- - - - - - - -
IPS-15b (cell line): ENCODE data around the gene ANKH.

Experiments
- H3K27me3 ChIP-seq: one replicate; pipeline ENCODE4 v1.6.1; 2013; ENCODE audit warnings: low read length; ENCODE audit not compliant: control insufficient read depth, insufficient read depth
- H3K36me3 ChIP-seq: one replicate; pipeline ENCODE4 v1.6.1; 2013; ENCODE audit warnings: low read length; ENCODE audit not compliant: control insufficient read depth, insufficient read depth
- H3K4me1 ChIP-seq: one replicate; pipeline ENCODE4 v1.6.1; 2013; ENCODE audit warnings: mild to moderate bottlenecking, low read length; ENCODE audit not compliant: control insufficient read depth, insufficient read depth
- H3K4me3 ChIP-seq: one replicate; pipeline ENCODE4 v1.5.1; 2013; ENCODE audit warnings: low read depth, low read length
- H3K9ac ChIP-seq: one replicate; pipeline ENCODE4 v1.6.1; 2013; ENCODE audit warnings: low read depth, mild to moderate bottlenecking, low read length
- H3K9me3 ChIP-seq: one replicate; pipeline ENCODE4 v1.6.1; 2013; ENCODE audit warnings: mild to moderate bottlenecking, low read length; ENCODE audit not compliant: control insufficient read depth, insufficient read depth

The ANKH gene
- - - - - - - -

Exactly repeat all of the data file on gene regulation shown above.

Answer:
IPS-15b (cell line): ENCODE data around the gene ANKH.

Experiments
- H3K27me3 ChIP-seq: one replicate; pipeline ENCODE4 v1.6.1; 2013; ENCODE audit warnings: low read length; ENCODE audit not compliant: control insufficient read depth, insufficient read depth
- H3K36me3 ChIP-seq: one replicate; pipeline ENCODE4 v1.6.1; 2013; ENCODE audit warnings: low read length; ENCODE audit not compliant: control insufficient read depth, insufficient read depth
- H3K4me1 ChIP-seq: one replicate; pipeline ENCODE4 v1.6.1; 2013; ENCODE audit warnings: mild to moderate bottlenecking, low read length; ENCODE audit not compliant: control insufficient read depth, insufficient read depth
- H3K4me3 ChIP-seq: one replicate; pipeline ENCODE4 v1.5.1; 2013; ENCODE audit warnings: low read depth, low read length
- H3K9ac ChIP-seq: one replicate; pipeline ENCODE4 v1.6.1; 2013; ENCODE audit warnings: low read depth, mild to moderate bottlenecking, low read length
- H3K9me3 ChIP-seq: one replicate; pipeline ENCODE4 v1.6.1; 2013; ENCODE audit warnings: mild to moderate bottlenecking, low read length; ENCODE audit not compliant: control insufficient read depth, insufficient read depth

The ANKH gene